|I did some self-tuning on the Evo but I never did re-dyno it. However, I do have datalogs! You can see the big torque and power gain from ~4500rpm to 7000rpm I got from my retune.|
Of course, I’m not the first person to come up with this idea. A guy named Brad Barnhill created software called Virtual Dyno. It has a library of cars already loaded up with weights, drag coefficients, frontal area, and gearing so that you don’t have to look it up. You can even do SAE correction on your dyno plot to take into account varying ambient conditions. It can take datalogs from many different software applications used for datalogging cars of all makes.
|This is a plot using Virtual Dyno with a smoothing level of 1.|
|Here is a comparison of my spreadsheet dyno compared to the result from Virtual Dyno with the smoothing level set to 2. I think my spreadsheet looks pretty decent considering the minimal data processing.|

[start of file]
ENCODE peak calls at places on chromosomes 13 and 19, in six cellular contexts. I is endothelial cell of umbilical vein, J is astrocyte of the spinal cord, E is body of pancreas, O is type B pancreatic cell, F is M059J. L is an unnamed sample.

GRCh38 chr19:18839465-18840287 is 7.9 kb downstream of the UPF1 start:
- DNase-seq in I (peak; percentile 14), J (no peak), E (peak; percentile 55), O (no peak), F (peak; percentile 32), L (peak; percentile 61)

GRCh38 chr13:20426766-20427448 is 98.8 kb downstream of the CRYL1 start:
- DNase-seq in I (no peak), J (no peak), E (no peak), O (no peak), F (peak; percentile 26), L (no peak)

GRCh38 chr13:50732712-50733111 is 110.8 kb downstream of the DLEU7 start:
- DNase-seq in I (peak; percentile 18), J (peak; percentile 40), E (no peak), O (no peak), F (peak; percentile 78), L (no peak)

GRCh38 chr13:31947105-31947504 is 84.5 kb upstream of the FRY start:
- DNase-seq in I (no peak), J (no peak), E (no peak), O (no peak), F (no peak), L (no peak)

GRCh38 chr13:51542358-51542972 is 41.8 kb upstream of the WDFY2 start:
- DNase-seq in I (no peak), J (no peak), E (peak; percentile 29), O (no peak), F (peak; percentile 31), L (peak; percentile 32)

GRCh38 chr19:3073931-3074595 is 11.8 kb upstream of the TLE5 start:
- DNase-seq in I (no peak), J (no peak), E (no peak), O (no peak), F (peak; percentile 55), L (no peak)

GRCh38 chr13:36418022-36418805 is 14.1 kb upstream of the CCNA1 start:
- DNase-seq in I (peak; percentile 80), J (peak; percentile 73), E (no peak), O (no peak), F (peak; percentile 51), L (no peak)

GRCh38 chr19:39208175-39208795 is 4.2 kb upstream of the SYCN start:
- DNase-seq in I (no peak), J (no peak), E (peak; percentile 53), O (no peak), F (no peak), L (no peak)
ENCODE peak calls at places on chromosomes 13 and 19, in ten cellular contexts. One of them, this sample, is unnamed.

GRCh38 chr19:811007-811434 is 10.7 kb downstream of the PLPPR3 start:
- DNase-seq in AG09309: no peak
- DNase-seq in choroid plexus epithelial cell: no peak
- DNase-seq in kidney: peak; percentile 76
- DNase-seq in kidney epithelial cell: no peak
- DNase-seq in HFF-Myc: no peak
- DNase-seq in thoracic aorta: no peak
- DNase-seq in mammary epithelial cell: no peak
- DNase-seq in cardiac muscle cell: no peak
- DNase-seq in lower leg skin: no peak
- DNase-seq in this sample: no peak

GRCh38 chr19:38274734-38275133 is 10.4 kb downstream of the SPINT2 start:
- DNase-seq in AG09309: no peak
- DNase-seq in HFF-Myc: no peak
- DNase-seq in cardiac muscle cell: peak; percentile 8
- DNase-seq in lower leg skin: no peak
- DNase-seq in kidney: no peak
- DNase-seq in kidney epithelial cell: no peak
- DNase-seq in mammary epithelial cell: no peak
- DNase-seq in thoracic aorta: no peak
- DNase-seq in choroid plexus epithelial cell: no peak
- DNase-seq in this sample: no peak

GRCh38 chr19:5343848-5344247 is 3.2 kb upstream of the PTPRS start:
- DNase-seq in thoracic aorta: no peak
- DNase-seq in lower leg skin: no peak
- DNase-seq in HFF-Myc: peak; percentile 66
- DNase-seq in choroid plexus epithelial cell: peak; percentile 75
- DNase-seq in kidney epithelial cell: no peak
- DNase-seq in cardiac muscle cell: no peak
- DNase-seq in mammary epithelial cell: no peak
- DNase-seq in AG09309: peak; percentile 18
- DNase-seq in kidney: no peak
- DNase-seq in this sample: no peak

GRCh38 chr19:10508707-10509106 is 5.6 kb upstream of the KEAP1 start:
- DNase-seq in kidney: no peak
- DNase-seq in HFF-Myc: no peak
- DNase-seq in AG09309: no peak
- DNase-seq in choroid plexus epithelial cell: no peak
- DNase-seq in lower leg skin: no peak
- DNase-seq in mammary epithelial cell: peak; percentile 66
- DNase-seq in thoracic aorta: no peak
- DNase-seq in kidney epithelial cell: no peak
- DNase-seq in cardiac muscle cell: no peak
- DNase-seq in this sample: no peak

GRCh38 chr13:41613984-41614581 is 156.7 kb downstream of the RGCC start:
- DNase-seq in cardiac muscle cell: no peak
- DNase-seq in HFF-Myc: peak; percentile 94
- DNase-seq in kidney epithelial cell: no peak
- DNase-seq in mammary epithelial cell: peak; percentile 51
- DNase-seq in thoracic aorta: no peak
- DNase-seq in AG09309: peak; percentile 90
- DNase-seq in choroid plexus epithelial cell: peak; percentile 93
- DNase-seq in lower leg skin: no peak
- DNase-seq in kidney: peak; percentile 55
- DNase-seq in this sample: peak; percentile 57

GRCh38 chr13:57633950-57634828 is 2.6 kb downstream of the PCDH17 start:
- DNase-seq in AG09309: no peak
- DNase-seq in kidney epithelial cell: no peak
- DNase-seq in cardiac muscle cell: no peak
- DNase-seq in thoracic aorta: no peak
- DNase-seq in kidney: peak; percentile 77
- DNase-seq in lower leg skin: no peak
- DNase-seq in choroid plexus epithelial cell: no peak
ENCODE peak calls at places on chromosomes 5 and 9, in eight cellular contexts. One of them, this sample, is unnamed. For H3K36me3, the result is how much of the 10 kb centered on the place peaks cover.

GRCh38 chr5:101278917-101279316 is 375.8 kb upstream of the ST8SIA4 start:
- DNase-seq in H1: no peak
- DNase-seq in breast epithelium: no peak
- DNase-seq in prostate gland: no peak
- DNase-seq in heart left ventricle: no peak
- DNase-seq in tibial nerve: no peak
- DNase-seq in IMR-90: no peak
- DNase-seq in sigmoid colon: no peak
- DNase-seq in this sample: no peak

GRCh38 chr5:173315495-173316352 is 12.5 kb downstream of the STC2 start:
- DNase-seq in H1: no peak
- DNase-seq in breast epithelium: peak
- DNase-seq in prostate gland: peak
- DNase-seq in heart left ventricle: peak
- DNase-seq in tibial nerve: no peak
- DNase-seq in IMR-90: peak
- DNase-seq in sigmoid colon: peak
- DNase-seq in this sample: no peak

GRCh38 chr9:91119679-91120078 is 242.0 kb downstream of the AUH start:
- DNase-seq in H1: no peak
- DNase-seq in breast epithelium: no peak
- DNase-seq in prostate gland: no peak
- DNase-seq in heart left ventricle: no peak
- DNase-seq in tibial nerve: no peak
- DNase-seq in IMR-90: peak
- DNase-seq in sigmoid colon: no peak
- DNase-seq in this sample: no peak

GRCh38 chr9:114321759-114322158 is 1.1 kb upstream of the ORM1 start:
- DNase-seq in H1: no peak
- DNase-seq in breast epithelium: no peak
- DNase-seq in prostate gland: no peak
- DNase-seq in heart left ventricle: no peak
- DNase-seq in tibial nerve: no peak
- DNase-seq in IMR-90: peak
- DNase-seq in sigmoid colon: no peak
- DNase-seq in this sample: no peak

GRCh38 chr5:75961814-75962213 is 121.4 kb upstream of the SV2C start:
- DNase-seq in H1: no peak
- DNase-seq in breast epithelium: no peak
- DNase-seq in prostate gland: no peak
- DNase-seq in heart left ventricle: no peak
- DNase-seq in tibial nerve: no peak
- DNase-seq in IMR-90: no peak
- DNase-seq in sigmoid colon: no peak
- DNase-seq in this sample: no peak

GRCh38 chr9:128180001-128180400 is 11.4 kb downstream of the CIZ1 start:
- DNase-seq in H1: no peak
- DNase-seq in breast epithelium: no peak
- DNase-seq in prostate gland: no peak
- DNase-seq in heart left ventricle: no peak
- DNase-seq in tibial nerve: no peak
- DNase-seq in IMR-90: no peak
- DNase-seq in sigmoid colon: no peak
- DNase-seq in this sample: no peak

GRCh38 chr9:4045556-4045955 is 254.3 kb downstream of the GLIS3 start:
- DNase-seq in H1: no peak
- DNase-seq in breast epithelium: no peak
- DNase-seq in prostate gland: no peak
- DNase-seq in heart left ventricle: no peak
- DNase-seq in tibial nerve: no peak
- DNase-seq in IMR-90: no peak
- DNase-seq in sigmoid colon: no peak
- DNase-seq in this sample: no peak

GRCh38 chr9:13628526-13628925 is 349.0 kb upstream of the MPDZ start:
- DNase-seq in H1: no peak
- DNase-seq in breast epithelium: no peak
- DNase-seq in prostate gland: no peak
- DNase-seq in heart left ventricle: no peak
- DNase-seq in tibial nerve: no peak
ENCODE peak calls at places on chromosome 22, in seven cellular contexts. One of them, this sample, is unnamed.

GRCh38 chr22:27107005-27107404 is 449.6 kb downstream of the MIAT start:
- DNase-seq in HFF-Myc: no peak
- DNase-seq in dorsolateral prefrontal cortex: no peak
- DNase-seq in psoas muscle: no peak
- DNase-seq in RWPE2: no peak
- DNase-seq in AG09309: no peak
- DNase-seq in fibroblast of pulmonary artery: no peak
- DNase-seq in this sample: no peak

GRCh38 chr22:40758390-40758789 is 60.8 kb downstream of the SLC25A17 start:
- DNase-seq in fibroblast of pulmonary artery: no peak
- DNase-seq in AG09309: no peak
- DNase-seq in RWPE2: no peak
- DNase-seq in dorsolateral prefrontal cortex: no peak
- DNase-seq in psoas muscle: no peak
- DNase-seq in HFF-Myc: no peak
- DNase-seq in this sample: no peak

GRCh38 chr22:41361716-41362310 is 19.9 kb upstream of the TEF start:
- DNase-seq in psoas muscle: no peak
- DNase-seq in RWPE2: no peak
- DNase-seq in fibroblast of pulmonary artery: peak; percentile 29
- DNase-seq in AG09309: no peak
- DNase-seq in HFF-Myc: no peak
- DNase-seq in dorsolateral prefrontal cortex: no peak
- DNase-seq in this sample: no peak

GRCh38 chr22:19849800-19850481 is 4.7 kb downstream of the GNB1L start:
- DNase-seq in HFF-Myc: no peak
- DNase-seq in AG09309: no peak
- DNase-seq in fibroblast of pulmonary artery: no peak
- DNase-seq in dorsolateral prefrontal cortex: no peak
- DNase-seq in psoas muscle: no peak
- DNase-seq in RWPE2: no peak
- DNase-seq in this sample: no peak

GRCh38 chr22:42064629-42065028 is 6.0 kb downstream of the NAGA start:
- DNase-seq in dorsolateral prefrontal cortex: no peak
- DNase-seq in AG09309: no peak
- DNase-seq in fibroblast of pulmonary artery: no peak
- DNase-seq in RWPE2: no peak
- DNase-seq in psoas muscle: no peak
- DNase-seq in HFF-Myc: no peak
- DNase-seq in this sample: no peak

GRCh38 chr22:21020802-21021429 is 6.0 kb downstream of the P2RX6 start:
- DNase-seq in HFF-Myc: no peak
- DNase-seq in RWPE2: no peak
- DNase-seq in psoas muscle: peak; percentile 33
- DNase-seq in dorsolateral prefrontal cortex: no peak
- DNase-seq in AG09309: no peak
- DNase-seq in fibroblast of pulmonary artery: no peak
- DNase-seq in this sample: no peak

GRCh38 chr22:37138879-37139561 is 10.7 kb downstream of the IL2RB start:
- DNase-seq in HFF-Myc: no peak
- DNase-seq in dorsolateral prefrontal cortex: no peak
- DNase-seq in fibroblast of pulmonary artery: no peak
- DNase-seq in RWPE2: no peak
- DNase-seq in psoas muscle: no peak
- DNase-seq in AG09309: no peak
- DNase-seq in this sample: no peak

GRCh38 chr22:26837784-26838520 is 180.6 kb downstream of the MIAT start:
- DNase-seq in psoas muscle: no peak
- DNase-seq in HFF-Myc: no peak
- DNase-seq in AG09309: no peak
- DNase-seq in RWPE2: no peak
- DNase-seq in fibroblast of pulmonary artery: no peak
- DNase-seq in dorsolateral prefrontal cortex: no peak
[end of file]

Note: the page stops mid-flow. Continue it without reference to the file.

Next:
Basic physics and math can let you calculate cool things when it comes to cars. Datalogging only time and engine rpm allowed me to calculate power and torque relatively accurately with minimal data processing. Of course, simulations are only as good as your inputs, so the accuracy can be thrown off by the inputs of weight, coefficient of drag, frontal area value, and weather conditions. You can make your own spreadsheet, Matlab GUI, or you can just download Virtual Dyno which I’m sure has better developed algorithms for smoothing out the data than I came up with in a few minutes. Remember, these are just tools just like a chassis dyno and minimizing variation is the key to making these tools useful. Physics is cool, stay in school.